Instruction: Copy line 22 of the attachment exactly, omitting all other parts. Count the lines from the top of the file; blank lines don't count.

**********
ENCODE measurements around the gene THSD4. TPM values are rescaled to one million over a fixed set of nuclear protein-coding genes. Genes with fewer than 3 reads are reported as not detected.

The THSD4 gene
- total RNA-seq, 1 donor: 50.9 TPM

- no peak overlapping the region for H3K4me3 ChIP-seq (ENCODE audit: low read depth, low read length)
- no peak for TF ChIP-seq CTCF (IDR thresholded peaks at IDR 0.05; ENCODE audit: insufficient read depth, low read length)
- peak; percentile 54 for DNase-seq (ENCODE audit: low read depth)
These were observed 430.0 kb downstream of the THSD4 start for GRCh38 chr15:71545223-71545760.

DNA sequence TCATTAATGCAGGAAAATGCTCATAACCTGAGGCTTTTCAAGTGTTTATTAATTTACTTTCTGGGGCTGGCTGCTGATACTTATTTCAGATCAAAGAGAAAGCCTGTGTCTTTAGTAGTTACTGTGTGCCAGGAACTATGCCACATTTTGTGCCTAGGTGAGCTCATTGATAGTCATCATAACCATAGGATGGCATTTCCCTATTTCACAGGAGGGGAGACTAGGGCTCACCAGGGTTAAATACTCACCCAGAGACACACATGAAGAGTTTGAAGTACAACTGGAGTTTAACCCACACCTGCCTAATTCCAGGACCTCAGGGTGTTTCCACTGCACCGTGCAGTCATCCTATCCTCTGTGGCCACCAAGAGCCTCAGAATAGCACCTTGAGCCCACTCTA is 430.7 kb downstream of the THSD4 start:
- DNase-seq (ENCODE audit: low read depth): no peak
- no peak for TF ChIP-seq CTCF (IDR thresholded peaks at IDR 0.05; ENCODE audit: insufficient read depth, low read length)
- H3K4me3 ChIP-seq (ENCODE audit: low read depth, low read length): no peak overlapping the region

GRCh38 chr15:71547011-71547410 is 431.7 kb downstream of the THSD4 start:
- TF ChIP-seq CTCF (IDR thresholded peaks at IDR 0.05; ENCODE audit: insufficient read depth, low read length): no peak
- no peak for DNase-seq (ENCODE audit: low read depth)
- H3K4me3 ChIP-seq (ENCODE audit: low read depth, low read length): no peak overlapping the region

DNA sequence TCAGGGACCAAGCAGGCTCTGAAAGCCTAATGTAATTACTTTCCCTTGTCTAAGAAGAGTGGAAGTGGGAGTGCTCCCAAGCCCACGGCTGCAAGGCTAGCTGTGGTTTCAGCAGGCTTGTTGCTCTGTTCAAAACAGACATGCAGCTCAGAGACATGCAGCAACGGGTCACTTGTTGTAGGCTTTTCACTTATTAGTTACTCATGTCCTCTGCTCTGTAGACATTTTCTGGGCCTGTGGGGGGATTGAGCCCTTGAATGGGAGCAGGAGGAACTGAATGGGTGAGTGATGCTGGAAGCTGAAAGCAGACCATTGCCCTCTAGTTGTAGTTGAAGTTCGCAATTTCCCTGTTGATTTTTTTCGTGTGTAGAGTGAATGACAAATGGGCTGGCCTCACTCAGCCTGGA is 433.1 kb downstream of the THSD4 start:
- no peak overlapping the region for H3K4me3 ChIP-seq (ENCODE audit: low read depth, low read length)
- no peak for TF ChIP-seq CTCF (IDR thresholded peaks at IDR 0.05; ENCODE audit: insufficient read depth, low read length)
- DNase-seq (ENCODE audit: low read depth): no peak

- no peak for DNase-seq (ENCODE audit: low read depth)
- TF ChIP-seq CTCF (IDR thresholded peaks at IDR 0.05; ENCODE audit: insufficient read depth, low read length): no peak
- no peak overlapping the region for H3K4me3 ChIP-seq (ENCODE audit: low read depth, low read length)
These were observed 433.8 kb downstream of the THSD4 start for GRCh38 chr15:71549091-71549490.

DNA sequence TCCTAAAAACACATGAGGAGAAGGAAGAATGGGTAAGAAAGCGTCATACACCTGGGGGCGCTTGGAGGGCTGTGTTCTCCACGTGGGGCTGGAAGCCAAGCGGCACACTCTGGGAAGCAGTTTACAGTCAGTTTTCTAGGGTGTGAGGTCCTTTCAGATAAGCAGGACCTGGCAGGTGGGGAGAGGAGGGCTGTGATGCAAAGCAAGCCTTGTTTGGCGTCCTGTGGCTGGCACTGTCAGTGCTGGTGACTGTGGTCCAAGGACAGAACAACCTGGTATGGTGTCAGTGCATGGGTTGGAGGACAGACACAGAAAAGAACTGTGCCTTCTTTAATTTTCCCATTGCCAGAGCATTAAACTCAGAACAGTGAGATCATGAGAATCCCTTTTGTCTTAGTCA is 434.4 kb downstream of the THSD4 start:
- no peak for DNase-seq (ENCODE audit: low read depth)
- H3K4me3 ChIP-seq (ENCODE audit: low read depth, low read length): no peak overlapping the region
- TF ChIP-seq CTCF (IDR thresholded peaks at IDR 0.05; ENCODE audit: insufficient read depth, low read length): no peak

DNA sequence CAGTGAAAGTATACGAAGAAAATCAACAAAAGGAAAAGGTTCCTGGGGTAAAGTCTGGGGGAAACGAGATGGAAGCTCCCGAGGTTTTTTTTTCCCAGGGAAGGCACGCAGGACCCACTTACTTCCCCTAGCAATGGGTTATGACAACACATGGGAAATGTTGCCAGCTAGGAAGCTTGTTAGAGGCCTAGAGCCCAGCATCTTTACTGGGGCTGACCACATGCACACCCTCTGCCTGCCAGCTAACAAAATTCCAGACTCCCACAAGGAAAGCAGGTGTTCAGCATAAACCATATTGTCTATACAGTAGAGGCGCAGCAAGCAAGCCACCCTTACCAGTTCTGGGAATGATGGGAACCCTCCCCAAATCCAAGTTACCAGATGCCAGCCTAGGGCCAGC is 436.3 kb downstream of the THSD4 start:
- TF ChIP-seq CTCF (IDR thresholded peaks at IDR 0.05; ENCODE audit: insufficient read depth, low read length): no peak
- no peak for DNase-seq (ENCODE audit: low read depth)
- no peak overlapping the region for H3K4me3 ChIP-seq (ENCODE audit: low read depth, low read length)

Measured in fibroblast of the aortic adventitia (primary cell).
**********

- no peak overlapping the region for H3K4me3 ChIP-seq (ENCODE audit: low read depth, low read length)